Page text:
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The Talented Mr. Ripley


Beautifully rejacketed as part of VINTAGE LOVES FILM. Tom Ripley is struggling to stay one step ahead of his creditors, and the law, when an ... Show synopsis

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Reviews of The Talented Mr. Ripley

Overall customer rating: 5.000

Outstanding literature

by tbsullivan275 on Oct 9, 2008

Patricia Highsmith was a unique artist, a keen observer of character and incident, as well as a master storyteller, at least as intriguing as the best purveyors of modern thrillers that have populated our bookshelves and absorbed our film screens for decades. Her novels are more than the film adaptation of "Talented Mr Ripley", interesting and engaging though that was. Her writing deserves to be read for the pleasure of reading itself. The Everyman edition of her works is wonderful, and contains all the major Ripley novels. It is a fine volume, and a pleasure to read and keep.

by rejoyce on Aug 20, 2007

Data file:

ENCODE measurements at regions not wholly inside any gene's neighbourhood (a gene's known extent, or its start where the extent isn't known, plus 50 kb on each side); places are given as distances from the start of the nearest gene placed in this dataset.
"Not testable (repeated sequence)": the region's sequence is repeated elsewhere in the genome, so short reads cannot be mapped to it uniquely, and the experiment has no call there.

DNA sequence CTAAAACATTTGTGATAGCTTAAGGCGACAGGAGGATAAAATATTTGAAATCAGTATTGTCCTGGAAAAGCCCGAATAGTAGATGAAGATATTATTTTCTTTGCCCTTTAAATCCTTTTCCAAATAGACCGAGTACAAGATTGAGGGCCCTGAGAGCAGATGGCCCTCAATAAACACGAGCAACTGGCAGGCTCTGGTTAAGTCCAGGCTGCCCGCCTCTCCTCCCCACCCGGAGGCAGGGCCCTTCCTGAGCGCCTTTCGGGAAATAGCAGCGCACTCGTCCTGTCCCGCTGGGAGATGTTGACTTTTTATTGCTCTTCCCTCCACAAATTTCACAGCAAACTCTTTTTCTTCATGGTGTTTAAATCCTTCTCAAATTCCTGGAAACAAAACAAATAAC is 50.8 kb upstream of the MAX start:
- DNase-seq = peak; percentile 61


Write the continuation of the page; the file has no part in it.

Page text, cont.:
Of an earlier generation of mystery writers, Patricia Highsmith and Cornell Woolrich plunge the reader into a profoundly sinister world of obsessions. It's a measure of their success that Alfred Hitchcock adapted their novels into films: Highsmith's "Strangers on a Train" and Woolrich's story, "Rear Window." The Talented Mr. Ripley turns on the exchanging of characters and identities, and the title character Tom Ripley's chameleon-like talent for evading legal guilt. There is a homoerotic current between Ripley and Dickie Greenleaf whom his father requested that he bring back to Europe, and it is seen in Ripley's persistent denials of that desire. The accountant Ripley also feels a nagging class envy for the rich, glamorous Gatsby-like Dickie and in fact longs to be Dickie. While the novel is densely plotted, its pleasure derives from Highsmith's understanding of Ripley's essentially hateful, envious, misanthropic personality (his misogyny toward Dickie's Platonic friend Marge, who is seen as something of a dim bulb from Ripley's perspective, is also evident). This class resentment and malice leads to two murders. The novel does hang on a considerable suspension of disbelief: Ripley's ability to fool the Italian police by playing a double role, but even the principals involved in the classic film noir "The Big Sleep" claimed not to understand its plot. The fascination lies here in character, and Highsmith is masterful in her creation of the talented Mr. Ripley.

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